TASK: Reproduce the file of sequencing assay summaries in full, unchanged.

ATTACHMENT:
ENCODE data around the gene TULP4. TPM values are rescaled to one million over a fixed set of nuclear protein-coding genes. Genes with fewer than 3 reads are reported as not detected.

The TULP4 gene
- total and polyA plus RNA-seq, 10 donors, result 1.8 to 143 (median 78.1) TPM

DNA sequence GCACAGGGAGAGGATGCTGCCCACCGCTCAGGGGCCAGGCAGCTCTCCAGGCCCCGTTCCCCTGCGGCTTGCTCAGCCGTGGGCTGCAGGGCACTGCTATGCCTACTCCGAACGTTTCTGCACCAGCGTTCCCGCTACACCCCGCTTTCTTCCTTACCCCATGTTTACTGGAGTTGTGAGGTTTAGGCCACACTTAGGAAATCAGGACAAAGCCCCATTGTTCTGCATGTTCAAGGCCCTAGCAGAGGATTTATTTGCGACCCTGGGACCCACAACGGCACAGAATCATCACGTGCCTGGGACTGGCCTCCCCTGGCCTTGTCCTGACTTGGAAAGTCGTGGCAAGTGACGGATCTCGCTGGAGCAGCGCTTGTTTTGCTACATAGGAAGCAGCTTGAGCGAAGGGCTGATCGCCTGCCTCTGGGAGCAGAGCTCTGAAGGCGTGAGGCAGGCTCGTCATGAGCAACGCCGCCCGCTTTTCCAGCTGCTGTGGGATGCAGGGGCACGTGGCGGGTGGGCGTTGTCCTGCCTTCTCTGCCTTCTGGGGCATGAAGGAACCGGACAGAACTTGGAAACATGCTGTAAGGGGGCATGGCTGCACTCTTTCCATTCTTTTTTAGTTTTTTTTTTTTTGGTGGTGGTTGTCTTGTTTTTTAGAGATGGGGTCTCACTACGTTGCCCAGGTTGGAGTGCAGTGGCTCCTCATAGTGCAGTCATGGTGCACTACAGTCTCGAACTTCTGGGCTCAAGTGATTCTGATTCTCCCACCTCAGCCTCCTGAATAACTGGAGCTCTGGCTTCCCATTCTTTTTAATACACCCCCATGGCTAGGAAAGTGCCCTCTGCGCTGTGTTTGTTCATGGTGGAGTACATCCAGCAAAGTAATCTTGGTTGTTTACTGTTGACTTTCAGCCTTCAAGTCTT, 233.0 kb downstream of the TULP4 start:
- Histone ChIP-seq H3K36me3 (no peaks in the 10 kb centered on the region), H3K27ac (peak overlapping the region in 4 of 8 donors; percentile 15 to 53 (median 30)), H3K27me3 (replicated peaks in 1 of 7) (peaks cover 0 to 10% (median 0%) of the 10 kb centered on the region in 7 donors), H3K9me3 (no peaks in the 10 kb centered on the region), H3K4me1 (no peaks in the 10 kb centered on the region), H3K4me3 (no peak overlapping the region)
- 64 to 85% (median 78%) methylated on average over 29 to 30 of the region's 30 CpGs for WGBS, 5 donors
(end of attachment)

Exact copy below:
ENCODE data around the gene TULP4. TPM values are rescaled to one million over a fixed set of nuclear protein-coding genes. Genes with fewer than 3 reads are reported as not detected.

The TULP4 gene
- total and polyA plus RNA-seq, 10 donors, result 1.8 to 143 (median 78.1) TPM

DNA sequence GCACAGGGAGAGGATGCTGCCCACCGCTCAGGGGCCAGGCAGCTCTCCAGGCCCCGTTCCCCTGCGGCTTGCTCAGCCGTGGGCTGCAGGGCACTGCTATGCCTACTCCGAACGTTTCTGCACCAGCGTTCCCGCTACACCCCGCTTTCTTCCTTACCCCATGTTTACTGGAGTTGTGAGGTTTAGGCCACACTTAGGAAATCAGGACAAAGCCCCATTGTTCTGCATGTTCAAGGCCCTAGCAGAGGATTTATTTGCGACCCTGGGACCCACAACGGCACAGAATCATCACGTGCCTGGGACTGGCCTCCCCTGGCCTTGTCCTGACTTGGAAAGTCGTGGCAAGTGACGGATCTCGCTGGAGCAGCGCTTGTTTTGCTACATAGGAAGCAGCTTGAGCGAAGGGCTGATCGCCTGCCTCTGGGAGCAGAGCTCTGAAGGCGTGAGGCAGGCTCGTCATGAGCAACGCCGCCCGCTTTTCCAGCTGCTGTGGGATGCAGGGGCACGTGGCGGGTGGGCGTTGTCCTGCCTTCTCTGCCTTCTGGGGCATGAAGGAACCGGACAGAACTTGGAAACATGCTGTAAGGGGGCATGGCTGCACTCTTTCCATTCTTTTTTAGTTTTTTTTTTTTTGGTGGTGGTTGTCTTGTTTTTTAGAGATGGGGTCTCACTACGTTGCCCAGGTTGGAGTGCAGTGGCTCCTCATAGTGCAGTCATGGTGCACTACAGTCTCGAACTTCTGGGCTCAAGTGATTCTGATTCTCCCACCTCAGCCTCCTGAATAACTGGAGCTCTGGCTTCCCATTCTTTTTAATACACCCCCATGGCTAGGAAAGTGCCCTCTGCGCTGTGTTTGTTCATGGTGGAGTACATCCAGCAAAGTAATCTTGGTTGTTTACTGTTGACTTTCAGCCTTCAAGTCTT, 233.0 kb downstream of the TULP4 start:
- Histone ChIP-seq H3K36me3 (no peaks in the 10 kb centered on the region), H3K27ac (peak overlapping the region in 4 of 8 donors; percentile 15 to 53 (median 30)), H3K27me3 (replicated peaks in 1 of 7) (peaks cover 0 to 10% (median 0%) of the 10 kb centered on the region in 7 donors), H3K9me3 (no peaks in the 10 kb centered on the region), H3K4me1 (no peaks in the 10 kb centered on the region), H3K4me3 (no peak overlapping the region)
- 64 to 85% (median 78%) methylated on average over 29 to 30 of the region's 30 CpGs for WGBS, 5 donors